We do not just plug heads onto a beam and create a system from the shelf – let me start here. We manufacture every important piece in-house and design and code high-end data-paths, firmware and software. In almost 10 years of high-end inkjet we developed and patented a lot of technologies around the systems, taking profit from the experience in the different applications. On one hand we work closely with different printhead manufactures, on the other hand we combine heads into arrays. We customize into arrays (like the Quadro) and control firing frequency, drop mass and velocity to obtain (together with the right ink) unrivaled performance. Thousands of customers operating our systems and make a living with them prove us right.
You recently organized Durst Inkjet Corrugated Printing Days` in Lienz, and apparently it was a successful event do you think these kind of events offer you a better return on investment than trade exhibitions?
These are two different things.We still will invest and believe in trade-shows, as they are less specific and allow us to access an audience which maybe does not know Durst or has never seen a machine in operation. The”Printing Days” are on very specific topics like glass, textile, or corrugated and allow a much deeper discussion on the topic. Other relevant players in the workflow add their expertise as well and so the benefit for the customer is huge – unfiltered first hand information with “hands on“ on new technologies. Sometimes even on technology which is not on the market yet.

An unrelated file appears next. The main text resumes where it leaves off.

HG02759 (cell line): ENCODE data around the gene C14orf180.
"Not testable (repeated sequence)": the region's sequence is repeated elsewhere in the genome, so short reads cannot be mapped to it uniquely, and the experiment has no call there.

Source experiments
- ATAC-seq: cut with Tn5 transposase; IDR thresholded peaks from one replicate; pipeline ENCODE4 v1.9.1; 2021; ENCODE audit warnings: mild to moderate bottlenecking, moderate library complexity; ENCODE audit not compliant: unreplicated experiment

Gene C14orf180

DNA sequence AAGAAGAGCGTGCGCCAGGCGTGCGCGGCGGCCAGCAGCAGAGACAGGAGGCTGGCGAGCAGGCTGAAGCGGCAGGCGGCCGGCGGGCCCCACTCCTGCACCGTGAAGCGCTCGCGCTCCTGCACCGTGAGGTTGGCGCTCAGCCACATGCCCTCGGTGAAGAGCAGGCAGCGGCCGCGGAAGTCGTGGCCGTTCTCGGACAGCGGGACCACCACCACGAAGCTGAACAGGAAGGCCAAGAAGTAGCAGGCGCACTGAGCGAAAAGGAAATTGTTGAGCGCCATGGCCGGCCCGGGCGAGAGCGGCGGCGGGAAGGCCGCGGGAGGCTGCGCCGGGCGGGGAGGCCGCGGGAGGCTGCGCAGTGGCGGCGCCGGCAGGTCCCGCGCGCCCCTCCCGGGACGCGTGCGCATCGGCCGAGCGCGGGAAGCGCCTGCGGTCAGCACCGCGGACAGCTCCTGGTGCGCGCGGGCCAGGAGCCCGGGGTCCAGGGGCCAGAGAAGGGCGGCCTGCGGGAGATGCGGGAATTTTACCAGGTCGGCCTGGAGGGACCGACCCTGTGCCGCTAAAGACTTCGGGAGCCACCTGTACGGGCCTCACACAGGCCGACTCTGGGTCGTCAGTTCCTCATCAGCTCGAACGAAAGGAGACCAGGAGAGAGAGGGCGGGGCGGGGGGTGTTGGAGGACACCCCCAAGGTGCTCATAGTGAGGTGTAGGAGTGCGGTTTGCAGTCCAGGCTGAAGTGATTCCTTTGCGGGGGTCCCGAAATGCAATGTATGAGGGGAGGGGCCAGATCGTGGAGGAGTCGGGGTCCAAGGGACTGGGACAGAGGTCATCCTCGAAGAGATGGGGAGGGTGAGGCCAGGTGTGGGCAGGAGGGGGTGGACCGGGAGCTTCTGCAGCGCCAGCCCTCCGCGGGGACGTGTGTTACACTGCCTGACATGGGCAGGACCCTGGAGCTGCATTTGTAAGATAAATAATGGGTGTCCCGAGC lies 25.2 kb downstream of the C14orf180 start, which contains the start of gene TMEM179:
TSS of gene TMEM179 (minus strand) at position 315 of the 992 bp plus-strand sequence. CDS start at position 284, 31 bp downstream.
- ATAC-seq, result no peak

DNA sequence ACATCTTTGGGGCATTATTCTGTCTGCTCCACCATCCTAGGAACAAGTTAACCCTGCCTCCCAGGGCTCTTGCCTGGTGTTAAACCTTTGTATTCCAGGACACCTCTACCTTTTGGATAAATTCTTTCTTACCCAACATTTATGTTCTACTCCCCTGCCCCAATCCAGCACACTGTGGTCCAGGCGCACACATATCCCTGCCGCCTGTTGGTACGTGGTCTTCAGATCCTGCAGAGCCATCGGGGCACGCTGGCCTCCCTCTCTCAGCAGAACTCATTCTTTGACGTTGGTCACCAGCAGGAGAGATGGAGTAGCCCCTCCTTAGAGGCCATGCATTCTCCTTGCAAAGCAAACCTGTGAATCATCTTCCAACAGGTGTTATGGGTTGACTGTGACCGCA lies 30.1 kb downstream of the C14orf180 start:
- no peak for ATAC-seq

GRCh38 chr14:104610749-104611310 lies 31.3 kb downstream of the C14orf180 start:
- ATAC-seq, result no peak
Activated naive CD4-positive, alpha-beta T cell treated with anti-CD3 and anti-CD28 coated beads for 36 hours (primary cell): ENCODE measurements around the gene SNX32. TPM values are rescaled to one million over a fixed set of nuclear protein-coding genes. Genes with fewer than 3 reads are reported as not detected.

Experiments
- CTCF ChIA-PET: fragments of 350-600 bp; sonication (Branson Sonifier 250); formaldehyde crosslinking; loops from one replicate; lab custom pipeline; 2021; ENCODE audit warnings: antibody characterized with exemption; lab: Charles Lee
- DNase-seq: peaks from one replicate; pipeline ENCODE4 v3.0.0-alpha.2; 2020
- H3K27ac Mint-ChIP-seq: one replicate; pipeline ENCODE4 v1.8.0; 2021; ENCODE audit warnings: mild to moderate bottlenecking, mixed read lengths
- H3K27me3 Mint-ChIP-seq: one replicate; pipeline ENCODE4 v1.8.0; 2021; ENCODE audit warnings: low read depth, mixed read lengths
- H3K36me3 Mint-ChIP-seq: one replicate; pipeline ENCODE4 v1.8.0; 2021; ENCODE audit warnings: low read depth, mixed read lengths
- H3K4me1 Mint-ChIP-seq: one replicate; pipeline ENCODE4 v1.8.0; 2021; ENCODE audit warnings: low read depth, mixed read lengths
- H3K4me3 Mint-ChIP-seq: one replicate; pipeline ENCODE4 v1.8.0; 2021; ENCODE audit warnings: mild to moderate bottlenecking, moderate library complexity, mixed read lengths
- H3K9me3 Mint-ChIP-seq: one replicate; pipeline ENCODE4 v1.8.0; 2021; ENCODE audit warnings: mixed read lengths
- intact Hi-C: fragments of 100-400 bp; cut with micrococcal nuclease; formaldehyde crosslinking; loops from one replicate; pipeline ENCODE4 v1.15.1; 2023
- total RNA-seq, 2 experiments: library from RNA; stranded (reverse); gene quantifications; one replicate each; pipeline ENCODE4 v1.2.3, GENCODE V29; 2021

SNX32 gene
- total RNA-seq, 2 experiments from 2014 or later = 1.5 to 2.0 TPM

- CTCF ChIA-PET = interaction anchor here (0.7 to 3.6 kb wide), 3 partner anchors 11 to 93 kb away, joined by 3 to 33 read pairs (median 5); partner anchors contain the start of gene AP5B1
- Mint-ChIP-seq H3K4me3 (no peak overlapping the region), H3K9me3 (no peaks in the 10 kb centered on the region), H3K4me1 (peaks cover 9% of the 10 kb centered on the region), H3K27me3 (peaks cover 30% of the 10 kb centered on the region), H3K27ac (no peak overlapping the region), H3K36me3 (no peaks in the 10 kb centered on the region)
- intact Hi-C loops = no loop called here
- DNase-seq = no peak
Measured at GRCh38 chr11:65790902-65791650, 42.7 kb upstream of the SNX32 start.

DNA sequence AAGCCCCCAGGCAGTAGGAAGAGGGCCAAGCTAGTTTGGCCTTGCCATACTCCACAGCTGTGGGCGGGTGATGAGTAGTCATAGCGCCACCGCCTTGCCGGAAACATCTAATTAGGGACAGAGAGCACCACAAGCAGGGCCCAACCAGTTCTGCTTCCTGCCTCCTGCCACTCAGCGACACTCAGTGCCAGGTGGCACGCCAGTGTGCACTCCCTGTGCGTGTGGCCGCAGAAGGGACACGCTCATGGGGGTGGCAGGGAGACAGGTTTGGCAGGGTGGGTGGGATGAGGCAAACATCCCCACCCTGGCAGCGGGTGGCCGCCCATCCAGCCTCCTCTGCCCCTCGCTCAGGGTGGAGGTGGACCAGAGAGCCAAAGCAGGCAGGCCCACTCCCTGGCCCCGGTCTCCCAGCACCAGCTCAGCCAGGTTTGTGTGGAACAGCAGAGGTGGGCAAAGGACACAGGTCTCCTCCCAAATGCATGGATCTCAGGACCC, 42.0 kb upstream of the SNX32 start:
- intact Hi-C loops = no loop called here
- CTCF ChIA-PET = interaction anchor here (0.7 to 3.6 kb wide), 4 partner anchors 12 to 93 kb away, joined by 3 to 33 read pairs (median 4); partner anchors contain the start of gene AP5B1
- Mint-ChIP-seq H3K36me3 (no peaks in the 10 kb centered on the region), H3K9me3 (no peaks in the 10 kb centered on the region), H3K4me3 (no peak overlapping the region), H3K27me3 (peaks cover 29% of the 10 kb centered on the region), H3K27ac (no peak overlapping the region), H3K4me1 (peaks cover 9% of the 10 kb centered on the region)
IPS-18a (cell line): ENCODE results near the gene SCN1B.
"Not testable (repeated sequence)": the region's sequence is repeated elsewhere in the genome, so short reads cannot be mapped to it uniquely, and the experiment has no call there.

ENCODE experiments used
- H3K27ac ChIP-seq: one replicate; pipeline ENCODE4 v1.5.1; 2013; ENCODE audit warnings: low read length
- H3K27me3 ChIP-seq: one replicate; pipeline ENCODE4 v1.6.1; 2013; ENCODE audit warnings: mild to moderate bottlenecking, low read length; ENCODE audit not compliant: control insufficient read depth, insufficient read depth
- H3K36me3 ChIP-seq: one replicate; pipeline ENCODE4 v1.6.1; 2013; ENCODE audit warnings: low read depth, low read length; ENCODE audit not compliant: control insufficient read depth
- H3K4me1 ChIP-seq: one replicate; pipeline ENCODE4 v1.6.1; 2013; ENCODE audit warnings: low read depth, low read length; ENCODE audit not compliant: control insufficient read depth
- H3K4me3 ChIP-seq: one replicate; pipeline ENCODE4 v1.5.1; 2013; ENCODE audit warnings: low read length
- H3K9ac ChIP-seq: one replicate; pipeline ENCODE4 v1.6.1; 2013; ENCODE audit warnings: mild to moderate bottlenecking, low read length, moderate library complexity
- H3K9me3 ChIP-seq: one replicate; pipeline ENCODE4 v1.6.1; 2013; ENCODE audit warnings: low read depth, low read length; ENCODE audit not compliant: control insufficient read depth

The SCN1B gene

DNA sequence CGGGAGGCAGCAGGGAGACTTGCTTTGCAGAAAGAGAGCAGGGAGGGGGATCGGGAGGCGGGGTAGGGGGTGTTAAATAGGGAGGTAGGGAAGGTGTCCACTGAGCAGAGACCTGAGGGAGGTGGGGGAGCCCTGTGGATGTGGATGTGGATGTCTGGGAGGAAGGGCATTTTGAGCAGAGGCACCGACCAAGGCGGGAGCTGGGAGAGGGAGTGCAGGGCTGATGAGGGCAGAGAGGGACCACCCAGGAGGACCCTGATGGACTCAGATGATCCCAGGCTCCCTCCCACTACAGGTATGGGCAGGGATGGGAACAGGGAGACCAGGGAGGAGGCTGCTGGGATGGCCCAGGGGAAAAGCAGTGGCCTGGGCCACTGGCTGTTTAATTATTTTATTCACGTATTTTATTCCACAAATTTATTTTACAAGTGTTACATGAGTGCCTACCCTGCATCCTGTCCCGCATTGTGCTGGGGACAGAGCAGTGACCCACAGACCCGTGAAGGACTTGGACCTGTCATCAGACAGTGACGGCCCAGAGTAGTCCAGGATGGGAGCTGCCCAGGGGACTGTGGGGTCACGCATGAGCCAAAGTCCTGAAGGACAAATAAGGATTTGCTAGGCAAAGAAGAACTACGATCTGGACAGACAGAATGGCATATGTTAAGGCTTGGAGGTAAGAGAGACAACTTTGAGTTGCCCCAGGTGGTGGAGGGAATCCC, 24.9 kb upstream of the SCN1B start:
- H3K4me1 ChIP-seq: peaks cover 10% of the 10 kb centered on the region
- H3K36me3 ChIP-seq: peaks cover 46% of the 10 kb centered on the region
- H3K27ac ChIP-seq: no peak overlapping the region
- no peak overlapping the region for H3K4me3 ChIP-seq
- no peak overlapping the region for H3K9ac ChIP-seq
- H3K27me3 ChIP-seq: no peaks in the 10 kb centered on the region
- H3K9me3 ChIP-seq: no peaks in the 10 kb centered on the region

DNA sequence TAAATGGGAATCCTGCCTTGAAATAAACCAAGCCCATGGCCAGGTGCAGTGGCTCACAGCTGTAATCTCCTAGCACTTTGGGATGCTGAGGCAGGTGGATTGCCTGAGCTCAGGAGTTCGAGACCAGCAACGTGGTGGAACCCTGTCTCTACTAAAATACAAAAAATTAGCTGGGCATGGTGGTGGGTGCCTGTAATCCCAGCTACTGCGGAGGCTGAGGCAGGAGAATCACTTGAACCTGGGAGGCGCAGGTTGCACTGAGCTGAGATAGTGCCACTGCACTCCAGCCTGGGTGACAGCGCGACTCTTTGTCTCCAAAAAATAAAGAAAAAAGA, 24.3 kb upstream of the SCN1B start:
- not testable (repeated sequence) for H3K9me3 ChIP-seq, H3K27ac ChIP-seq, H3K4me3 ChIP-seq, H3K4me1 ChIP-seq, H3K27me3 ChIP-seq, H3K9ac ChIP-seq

Do you think large format printing industry will capture a bigger share of packaging market in the future?
Difficult to say. Packaging is a huge market and highly diversified and some segments will never be accessible to non-specialists because of process know-how and investment barriers. Having said that there may arise some opportunity in small and medium runs where the digital advantage fits perfectly (fast design change, small run, personalization). Anyhow digital packaging is in baby-shoes. It`s a good time to look out for opportunities. We are here to support.